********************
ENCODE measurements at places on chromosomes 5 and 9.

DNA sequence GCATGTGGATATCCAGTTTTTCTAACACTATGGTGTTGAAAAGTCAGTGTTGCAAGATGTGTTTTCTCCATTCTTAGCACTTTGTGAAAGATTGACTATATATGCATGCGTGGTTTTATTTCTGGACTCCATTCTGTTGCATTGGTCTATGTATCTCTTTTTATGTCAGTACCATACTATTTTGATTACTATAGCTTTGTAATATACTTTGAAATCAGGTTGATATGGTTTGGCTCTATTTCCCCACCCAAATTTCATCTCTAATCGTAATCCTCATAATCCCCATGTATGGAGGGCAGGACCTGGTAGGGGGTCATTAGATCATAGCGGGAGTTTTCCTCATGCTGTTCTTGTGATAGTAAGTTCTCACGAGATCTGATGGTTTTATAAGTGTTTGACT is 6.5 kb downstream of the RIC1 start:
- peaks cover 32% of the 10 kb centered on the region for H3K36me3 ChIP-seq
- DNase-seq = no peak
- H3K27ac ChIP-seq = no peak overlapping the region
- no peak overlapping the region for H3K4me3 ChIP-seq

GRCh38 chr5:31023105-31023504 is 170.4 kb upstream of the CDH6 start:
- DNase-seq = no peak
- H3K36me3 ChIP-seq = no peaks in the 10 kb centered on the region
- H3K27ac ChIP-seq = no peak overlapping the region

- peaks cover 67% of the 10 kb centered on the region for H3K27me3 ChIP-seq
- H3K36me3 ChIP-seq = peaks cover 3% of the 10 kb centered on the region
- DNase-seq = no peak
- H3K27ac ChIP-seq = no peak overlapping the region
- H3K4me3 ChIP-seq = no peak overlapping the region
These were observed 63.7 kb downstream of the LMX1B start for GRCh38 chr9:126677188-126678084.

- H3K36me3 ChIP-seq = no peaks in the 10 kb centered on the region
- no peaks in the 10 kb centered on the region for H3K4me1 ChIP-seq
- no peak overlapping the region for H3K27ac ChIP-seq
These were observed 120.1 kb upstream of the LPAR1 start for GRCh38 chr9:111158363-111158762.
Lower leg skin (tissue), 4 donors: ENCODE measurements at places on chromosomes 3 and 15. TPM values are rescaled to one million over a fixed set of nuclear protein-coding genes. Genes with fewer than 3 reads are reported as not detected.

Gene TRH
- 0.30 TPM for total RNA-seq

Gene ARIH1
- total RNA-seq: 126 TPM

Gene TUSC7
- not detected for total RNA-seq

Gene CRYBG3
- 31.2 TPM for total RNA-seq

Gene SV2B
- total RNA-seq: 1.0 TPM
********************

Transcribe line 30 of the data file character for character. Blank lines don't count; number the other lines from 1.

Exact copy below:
Gene SV2B